“Highly personal and packed with photographs from her personal archive, Rampling here recounts her childhood and youth as the daughter of an army officer and the memories and passions that would inspire her life and later work as an actress.”
Screen and stage actress Charlotte Rampling was born near Haverhill, making her autobiography even more interesting to Suffolk readers.
“The Unaccompanied, Armitage’s 11th single volume, is a return to his trademark contemporary lyricism. Warm, knowing, generous, and moving, the poems in this new collection combine wit and mischief with heart-stopping honesty.”
The incredible true story of four (extra)ordinary working mums from Yorkshire who decided one night over a few glasses of wine to leave their families behind for 2 months to row the Atlantic. This one has Hollywood film written all over it.
“Thomasina Miers, Guardian weekend cook and founder of Wahaca, has collected her most-loved recipes; recipes that she has fed her friends and family at her always busy kitchen table, recipes made up of family classics or food inspired by her travels and her favourite food-writers and chefs. And she has made these recipes achievable, time-friendly and fuss-free.”
“When 25-year-old Lauren learns that her dog and best friend Gizelle is going to die from the tumour in her leg, she resolves to spend their last months together on a never-to-be-forgotten bucket list adventure. They will eat the finest steak, play in the ocean, ride a canoe, stop for ice cream, take naps during the day, and just spend time cuddling. They will make it the best time of their lives.
“Gizelle has meant everything to Lauren - through her difficult growing up years, in her first serious relationship, and when she left Tennessee to move to New York. She has been her enormous, pavement-hogging, snuffly best friend. The dog that was non-negotiable in her life and relationships. And the dog - she now realises - who’s taught her everything.
“Their last months together teach Lauren the importance of living in the present, being able to face your fears as well as follow your heart.”
There’s more than a touch of Marley & Me about this one.
“TV and radio presenter Kate Garraway has a lot on her mind. She’s about to turn 50, which is fine (she thinks) but suddenly she seems to have MANY questions about EVERYTHING.
“Is she running out of time? Should she have had children earlier? How will she cope when they leave home? What on Earth is happening to her body? Should she be bungee jumping, skydiving… and all of those other bucket list type things? Is cosmetic surgery the norm now? What will happen to her sex life after the menopause? Is her pension big enough? Her parents cared for? The height of her career (gulp) over? And why, oh, why do her knickers keep getting bigger?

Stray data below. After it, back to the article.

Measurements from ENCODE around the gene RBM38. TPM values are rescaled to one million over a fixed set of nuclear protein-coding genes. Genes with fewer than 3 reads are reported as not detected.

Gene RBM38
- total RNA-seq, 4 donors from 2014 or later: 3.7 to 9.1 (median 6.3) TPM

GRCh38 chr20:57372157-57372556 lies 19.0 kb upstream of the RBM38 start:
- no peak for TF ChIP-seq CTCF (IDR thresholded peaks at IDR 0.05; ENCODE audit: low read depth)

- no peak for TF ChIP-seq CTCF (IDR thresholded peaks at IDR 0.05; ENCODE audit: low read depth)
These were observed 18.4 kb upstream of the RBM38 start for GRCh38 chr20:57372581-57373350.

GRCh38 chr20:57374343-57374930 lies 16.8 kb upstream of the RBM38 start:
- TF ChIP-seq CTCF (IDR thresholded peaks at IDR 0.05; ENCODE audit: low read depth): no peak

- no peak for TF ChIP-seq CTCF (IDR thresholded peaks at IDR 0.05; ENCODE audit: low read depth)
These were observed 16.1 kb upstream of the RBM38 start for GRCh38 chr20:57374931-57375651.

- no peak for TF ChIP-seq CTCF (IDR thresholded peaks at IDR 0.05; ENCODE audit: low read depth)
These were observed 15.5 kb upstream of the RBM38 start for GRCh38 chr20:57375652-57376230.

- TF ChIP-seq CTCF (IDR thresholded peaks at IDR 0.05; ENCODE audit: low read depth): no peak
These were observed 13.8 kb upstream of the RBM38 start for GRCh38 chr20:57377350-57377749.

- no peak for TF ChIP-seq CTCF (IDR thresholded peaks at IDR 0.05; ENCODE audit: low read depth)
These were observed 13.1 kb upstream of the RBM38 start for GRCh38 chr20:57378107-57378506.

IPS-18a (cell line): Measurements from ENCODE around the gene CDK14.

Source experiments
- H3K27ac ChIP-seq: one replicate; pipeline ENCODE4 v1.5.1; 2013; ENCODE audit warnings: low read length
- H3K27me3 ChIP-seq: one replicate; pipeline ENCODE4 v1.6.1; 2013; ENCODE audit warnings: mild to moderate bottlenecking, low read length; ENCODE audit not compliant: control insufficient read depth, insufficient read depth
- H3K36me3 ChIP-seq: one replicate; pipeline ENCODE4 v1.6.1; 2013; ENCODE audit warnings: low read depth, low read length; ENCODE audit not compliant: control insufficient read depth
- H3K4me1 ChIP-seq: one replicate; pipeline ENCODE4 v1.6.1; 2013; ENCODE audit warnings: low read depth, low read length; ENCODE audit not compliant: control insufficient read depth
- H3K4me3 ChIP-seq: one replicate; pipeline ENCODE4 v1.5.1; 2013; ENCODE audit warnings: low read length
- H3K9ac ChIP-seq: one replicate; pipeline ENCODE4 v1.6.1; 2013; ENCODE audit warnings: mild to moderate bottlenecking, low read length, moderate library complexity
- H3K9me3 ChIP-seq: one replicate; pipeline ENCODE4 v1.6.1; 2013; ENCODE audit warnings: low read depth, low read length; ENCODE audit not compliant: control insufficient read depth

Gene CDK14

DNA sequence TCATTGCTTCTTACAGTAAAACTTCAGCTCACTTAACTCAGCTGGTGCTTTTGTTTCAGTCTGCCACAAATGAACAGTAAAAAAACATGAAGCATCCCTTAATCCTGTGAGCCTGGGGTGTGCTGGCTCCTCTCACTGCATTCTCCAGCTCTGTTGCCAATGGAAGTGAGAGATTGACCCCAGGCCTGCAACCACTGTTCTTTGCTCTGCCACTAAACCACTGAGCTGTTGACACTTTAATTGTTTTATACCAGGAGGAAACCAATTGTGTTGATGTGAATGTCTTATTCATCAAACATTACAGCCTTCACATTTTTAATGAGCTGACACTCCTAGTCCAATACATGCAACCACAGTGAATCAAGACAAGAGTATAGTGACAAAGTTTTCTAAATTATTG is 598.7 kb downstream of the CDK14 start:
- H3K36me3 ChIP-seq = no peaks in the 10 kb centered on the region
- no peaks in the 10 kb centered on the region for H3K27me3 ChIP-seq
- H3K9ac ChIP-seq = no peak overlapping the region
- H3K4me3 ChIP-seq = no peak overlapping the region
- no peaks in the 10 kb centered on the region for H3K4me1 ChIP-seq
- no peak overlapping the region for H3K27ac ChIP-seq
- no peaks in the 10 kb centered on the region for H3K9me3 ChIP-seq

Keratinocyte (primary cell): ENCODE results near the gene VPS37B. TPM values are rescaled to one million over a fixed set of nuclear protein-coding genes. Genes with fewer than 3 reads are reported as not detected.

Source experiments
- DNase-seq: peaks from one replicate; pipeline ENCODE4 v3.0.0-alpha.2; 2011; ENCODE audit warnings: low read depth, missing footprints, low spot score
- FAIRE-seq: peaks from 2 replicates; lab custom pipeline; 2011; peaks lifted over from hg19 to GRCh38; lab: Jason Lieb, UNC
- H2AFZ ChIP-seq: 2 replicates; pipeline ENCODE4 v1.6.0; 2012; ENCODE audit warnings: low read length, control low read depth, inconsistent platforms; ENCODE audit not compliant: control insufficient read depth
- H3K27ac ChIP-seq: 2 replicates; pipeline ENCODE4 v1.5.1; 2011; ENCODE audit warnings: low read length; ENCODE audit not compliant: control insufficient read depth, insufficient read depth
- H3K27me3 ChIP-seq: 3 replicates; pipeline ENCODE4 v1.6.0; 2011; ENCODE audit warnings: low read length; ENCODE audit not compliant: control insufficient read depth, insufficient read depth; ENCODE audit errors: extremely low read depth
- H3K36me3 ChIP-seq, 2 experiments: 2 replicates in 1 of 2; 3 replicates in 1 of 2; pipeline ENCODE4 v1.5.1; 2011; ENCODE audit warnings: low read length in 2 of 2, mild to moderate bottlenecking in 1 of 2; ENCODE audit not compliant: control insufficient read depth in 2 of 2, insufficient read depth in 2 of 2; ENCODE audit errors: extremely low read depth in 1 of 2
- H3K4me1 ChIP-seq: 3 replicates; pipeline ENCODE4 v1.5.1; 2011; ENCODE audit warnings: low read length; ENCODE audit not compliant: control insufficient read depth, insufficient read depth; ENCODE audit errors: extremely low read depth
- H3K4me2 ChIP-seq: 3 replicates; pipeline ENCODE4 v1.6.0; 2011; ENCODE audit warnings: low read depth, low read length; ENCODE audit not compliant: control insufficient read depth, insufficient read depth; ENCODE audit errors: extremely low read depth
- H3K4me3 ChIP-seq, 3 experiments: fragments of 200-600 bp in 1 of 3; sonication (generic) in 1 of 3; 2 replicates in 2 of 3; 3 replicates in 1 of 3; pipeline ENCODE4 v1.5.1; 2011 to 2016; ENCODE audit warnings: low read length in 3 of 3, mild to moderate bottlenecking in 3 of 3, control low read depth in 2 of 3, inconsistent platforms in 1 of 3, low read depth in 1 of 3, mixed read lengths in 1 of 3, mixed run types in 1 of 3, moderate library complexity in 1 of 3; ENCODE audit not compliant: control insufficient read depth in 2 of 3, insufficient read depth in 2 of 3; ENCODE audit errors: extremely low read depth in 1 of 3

“In this revealing exploration of ageing, Kate tackles the biggest issues women in their supposed ‘prime’ face and searches for answers on their behalf, by drawing on her own experiences and those of others, consulting experts and challenging herself more than she’s ever done so before.
“This title presents an amusingly candid look at middle-age for the modern woman.”
“Plot 29 is on a London allotment site where people come together to grow. It’s just that sometimes what Allan Jenkins grows there, along with marigolds and sorrel, is solace.
"”When I am disturbed, even angry, gardening has been a therapy. When I don’t want to talk, I turn to plot 29 or to a wilder piece of land by a northern sea. There, among seeds and trees, my breathing slows, my heart rate too. My anxieties slip away. I nurture small plants from seeds, like when I was small and needed someone to care for me. I offer protection from danger, as I tried to for my brother. It’s not all about healing, though it’s there in abundance, like summer beans. Sometimes it’s just the joy of growing food and flowers and sharing with people you love.”
“A personal narrative blended with beautiful descriptions of gardening and the pleasures of losing yourself in the horticultural, Plot 29 weaves together memoir and memory, from the author’s childhood to the present.”
“In 1986, 20-year-old Christopher Knight left his home in Massachusetts, drove to Maine, and disappeared into the woods. He would not speak to another human being until three decades later when he was arrested for stealing food.
“Christopher survived by his wits and courage, developing ingenious ways to store food and water in order to avoid freezing to death in his tent during the harsh Maine winters. He broke into nearby cottages for food, clothes, reading material and other provisions, taking only what he needed.
“In the process, he unwittingly terrified a community unable to solve the mysterious burglaries. Myths abounded amongst the locals eager to find this legendary hermit. Based on extensive interviews with Knight himself, this is a vividly detailed account of his secluded life and the challenges he faced returning to the world.”